Friday, March 9, 2012

Why I Oxidize

I am an oxidizer. I openly admit it, and I don't make a piece of copper, brass or sterling silver jewelry without finishing it with a stinky bath of Liver of Sulphur.

It is a personal choice. Some people love the antiqued grey and black look while others tend towards shiny. But I am not a shiny person. I have never worn sequins, patent leather or rhinestones.  My bent for the old and worn goes back a long way.

When I was a young girl, I had a distant cousin and her mother from California stay with my family overnight.  My cousin was around 17 or so, with long, blonde hair and the easy tan that comes from surfing and swimming in the ocean year round.

When I woke up the next morning, I quietly crept into the living room to get a good look at her as she slept on our couch. She had numerous earring holes in each ear, filled with oxidized silver hoops in various sizes. That was so exotic to my 12 year old, raised in small town Arkansas mind. She wore a silver, oxidized necklace that didn't seem to be just adornment, but it was a part of her somehow.  It looked as if she had been born with it around her neck. It blended with her in a way that my gold butterfly necklace did not on me.



And her rings! It was the same thing. They were weathered and oxidized, and blended beautifully with her whole being. I was entranced. I have never forgotten that first feeling of seeing someone wear oxidized jewelry.

Of course, back then, I had no idea what oxidized jewelry was, or how to find it. I just remember the feeling of effortlessness and longevity and belonging to one's self it instilled in me.



When my husband and I moved to Singapore for a six month contract 7 years ago, I was walking down the street in the Arab part of the city, and during a rainstorm, ducked into a shop filled with mysterious and musky perfume oils. I found a box with oxidized tribal jewelry from Pakistan and Afghanistan in the back part of the shop. I felt like I had found my home. In that brief moment, I saw my future--I was going to learn how to make this jewelry and dive into finding out how to belong to myself, too.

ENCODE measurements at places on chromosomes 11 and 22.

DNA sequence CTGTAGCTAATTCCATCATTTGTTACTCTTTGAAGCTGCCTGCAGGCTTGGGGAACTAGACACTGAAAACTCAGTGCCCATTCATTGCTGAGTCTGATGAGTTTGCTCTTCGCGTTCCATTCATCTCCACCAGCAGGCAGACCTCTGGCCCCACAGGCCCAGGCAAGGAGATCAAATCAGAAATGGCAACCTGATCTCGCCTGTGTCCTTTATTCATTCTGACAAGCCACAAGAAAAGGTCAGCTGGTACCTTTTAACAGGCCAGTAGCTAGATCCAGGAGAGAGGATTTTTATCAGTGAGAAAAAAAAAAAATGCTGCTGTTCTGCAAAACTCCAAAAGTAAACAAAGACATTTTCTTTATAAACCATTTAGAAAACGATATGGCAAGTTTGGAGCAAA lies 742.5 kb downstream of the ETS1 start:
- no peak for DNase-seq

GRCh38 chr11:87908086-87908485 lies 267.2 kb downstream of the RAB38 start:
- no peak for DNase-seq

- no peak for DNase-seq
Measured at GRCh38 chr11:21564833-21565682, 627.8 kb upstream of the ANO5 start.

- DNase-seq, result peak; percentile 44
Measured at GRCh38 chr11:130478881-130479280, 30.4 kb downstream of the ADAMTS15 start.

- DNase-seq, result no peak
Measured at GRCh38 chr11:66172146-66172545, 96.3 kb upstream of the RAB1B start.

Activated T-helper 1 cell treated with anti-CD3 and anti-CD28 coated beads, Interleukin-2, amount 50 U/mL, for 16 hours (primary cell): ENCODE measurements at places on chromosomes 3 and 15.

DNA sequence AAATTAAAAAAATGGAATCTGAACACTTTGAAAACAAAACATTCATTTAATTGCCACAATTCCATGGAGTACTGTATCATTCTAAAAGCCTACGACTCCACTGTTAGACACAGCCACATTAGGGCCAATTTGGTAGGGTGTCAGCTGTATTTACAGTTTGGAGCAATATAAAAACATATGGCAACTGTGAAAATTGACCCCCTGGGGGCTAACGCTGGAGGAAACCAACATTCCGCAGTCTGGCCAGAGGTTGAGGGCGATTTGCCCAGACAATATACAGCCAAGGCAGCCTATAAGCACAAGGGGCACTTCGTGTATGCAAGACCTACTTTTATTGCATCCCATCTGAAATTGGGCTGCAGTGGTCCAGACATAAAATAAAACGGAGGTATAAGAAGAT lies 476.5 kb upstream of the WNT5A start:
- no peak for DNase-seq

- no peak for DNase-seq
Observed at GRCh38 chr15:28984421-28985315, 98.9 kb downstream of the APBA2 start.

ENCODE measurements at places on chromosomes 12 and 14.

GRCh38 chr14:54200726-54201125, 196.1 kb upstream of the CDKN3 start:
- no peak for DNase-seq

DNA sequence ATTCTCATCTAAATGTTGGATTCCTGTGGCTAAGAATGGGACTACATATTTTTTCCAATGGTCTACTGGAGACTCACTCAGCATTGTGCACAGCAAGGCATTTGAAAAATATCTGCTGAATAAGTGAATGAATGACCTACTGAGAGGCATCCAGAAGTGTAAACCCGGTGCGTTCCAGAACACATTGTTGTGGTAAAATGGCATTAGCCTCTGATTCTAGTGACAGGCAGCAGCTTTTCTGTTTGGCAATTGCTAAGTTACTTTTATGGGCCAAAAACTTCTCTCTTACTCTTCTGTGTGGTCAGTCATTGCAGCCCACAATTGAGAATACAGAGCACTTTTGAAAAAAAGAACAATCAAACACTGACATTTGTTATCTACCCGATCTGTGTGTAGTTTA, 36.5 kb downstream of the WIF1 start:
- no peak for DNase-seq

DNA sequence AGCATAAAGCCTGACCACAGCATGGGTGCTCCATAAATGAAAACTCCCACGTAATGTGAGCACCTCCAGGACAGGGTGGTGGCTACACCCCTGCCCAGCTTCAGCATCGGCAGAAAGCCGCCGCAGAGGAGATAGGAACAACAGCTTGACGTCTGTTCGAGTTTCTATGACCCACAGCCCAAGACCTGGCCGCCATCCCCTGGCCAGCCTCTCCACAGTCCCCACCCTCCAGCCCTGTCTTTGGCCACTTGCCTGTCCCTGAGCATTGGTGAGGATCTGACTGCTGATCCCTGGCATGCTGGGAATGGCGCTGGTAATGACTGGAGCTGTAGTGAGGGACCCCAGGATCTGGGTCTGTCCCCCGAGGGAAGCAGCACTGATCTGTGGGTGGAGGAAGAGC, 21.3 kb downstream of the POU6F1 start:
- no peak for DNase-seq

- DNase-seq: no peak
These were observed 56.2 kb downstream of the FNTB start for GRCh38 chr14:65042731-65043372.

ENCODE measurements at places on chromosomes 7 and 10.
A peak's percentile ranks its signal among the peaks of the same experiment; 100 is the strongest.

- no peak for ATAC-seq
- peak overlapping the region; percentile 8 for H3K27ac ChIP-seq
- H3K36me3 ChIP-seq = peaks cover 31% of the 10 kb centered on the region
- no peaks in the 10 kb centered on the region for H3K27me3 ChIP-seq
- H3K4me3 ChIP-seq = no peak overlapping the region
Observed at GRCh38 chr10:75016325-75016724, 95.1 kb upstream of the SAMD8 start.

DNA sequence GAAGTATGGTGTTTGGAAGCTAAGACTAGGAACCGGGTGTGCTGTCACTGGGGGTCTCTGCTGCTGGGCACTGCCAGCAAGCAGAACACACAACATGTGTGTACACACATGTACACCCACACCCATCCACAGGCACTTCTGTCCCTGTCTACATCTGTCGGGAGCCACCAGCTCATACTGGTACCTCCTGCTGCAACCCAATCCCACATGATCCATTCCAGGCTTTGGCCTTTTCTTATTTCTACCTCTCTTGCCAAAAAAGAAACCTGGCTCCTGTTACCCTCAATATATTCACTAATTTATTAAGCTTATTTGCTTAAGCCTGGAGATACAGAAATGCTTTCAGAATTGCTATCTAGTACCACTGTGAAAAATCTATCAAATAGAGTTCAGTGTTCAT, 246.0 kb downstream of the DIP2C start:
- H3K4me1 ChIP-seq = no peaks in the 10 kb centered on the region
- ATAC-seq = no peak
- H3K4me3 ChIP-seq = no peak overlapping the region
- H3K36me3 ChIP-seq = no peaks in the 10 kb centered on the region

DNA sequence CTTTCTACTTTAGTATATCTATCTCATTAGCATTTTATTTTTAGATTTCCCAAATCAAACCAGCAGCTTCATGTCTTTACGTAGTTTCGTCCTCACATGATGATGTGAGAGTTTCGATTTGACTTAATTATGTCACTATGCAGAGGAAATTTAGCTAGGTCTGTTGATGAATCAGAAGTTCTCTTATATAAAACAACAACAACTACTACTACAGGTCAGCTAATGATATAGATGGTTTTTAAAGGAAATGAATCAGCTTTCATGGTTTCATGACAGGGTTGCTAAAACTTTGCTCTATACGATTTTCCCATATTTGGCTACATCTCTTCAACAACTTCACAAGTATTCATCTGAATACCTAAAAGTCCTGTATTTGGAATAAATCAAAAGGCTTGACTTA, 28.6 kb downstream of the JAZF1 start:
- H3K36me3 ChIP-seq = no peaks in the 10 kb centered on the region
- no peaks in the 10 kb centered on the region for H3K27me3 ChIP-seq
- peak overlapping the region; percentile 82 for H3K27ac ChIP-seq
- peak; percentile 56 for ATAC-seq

As a new member of LMAJ, I want to extend my thanks to you, the readers, and to the amazing and talented artists that contribute daily to this forum.  I am excited to be a part of LMAJ and look forward to learning more from each and every one of you as we all walk our own path into creativity and honor our self expression, oxidized or not!

***I prefer to use Liver of Sulphur Extended Life Gel.  I like this product because there is no dry dust inhalation hazard. I use a pea sized amount and add to hot water. I immerse my jewelry in this hot bath (don't use boiling hot water!) until the desired color appears, then I rinse it off in cold water and let it air dry.

After it is dry, I rub off the excess patina with 0000 Steel wool that you can find in any hardware store, and tumble polish in my Lortone Rock Tumbler with stainless steel shot and 1 drop of Dawn liquid.  My studio is located in my garage next to our deck, so I usually do this outside because of the smell.








14 comments:

Louise said...

I'm so glad that you're a member of this team. I follow them avidly and love the work they do. Your pieces are to die for and I can't wait to see what you come up with next. I can see myself buying from you with ease.

Alice said...

I love that your cousin helped shape you into who you are. Thanks for a fun story from your past!

I can go either way on the shiny/oxidized debate. I like them both for different reasons.

Welcome to LMAJ. It was very nice to meet you. I've already visited your blog and signed up for your newsletter.

mairedodd said...

a big warm welcome to you stacie... funny, it was around that time for me as well that gold began to feel cold, mass marketed... i had an uncle who worked for the us embassy and my cousins lived all over the world... they would visit in the summer and bring the most wonderful treasures... i remember feeling that yes, this was more like me... not just walking around the mall and searching for something to buy like my friends had... your work exudes the feeling of hard earned lessons and timeless truths... it's wonderful to be able to do that which at another time in your life you only dreamed of...